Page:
Matt Hodgkinson, Mashups, mirrors, mining, and open access, Journalology, January 28, 2007. Excerpt:
Brett Zongker, Smithsonian and Corbis Enter Media Deal, The San Francisco Chronicle, January 28, 2007. Excerpt:
Thanks to New Museums for the alert and for these comments:
The US Education Resources Information Center (ERIC) is digitizing 40 million pages of microfiche documents and providing OA to as many as it can. From Barbara Quint's story in today's Information Today NewsBreaks:
Also see the NAPC press release on the project.
There are now over 12,000 signatures on the petition for guaranteed public access to publicly-funded research results. The statistics page (last updated yesterday) gives a good glimpse of the first 10,000 or so. As of yesterday, the petition had 9,850 signatures from individuals and 450 from institutions. 7,737 are from EU countries, a desirable majority since the petition is addressed to the European Commission. Of the individual signatories, 7,825 are researchers and 1,457 are librarians. The organizers tell me that the signatures include Nobel laureates, major funding agencies like the Wellcome Trust, Medical Research Council, DFG, and CNRS, major research universities, and groups of university rectors.
NB: The petition is still open and all signatures are welcome. However, signatures are most needed from European researchers and European research institutions. If you haven't signed, please sign ASAP. And then spread the word.
Update. See today's petition update from JISC:
Brian Crawford, Chairman of the Professional/Scholarly Publishing division (PSP) of the Association of American Publishers (AAP) has posted a response on the CHMINF discussion list (January 26, 2007) to the Jim Giles' story in Nature. Forgive the length; here's the response in its entirety.
Update. Klaus Graf has discovered that not all of these projects will be OA. Several will be toll-access only through JSTOR or pay-per-view. It's difficult to understand why, since these are public-domain documents digitized at public expense. In the recently announced and very controversial NARA-Footnote deal, public-domain documents from the US were digitized at private expense, so it's more defensible to institute temporary toll-access to benefit the company funding the digitization. Did JSTOR invest in any of these digitization projects? If not, I hope JISC will rethink its access policies.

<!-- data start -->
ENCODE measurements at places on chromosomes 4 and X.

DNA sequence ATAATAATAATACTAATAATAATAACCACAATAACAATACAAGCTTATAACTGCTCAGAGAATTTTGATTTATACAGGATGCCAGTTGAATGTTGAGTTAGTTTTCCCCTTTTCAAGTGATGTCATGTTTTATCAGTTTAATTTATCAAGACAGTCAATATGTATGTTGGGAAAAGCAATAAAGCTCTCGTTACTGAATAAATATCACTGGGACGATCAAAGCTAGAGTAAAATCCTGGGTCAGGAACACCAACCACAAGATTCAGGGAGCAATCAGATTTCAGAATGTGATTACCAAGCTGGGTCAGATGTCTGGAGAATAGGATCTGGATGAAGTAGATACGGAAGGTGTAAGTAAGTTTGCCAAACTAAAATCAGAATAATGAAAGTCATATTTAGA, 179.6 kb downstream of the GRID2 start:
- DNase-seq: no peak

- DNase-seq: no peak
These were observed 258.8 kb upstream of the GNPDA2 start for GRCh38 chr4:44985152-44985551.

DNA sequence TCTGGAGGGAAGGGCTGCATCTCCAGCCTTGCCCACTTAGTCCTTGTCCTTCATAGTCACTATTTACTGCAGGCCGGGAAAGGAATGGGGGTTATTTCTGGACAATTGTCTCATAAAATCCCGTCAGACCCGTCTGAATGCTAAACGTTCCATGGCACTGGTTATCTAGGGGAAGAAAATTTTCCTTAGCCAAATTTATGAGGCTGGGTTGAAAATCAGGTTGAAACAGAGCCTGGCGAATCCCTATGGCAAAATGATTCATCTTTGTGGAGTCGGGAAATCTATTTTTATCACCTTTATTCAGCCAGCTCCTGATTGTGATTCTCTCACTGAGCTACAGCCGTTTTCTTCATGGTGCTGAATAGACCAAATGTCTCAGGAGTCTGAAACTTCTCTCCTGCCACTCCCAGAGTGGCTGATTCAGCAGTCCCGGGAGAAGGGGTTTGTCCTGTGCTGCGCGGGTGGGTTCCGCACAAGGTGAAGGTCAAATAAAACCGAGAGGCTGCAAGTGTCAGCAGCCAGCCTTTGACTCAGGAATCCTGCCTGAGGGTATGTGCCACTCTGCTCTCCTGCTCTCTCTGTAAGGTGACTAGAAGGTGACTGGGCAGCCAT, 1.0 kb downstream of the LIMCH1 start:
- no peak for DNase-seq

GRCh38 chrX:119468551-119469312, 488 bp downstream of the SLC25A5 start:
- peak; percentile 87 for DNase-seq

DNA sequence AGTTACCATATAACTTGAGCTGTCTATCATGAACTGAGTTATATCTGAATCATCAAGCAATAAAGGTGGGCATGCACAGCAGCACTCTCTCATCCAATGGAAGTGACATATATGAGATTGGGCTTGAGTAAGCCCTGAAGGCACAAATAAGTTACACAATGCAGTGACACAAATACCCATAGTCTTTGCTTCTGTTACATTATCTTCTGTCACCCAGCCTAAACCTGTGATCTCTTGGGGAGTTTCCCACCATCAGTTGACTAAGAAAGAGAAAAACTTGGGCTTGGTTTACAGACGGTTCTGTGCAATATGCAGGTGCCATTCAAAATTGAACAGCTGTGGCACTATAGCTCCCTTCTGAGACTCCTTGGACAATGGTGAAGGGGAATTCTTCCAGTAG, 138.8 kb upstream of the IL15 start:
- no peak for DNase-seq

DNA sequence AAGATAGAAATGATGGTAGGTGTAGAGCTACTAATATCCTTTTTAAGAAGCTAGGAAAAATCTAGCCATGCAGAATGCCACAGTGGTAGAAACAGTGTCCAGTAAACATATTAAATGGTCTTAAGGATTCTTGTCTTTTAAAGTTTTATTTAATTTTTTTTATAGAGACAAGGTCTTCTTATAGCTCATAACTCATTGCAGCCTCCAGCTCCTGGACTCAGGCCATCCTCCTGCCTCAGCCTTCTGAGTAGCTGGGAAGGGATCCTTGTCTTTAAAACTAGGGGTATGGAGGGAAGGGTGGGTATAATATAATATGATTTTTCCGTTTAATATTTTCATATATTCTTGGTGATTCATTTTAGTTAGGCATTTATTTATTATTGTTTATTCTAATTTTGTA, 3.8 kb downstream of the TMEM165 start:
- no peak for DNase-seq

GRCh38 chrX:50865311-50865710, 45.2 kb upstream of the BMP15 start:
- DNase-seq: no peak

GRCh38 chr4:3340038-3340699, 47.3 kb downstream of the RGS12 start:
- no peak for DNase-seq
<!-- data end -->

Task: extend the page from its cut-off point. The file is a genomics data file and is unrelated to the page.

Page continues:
From Amy Gahran at PoynterOnline:
From Eve Gray at Gray Area:
From Joe at Back of the Envelope:
From Kambiz Kamrani on Anthropology.net:
From Heather Morrison at OA Librarian:
From Alex Palazzo at The Daily Transcript:
From Revere at Effect Measure:
From Rex at Savage Minds:
From Olive Ridley at The Olive Ridley Crawl:
From the Creative Commons Blog, January 26, 2007:
PS: I'm guessing that this refers to all the library's digital content. But is it possible that all its content has now been digitized? Either this is very good news or an order of magnitude better. I'd appreciate hearing more from someone in the know. I can't read Spanish, and the library's home page in Google's English doesn't mention the project.
The Labortoire de Psychologie et Neurosciences Cognitives (LPNCog) at the University of Paris Descartes has adopted a lab-specific OA mandate. Here's the language from ROARMAP (added by Henri Cohen, January 24, 2007):
PS: Kudos to the LPNCog. This looks like the patchwork mandate method at work at the U of Paris Descartes.
Michael Cross and Charles Arthur, Don't panic: we'll email if someone plans to demolish your house, The Guardian, January 25, 2007. Excerpt:
Proponents of "intelligent design" blame biased peer review, rather than bad science, for their poor showing in peer-reviewed journals. For some reason, they think OA might help them. From a blog post by William Dembski at Uncommon Descent (January 26, 2007):
(Thanks to Afarensis.)
The Professional/Scholarly Publishing (PSP) Division of the Association of American Publishers (AAP) has issued a response to Jim Giles' story in Nature and my blog posting about it. Here's the response in its entirety:
The response is signed by Barbara J. Meredith, VP of the AAP/PSP.
Comment. I've thanked Barbara Meredith privately for posting this response and I'm glad to thank her publicly as well. However, the response doesn't give detail on where the Nature story is inaccurate. Nor does it help those, like me, who have criticized the AAP based on the Nature version of events and who would like to retract any unjustified criticism. I hope the AAP/PSP will tell us specifically which proposals described by Nature have not been adopted and which details in the story misrepresent what's really going on.
Cordula Nötzelmann, Open Access - nur eine Ph(r)ase oder neue Kernaufgabe für wissenschaftliche Bibliotheken? PPT slides from a public lecture in Kiel, November 16, 2006. Self-archived January 24, 2007.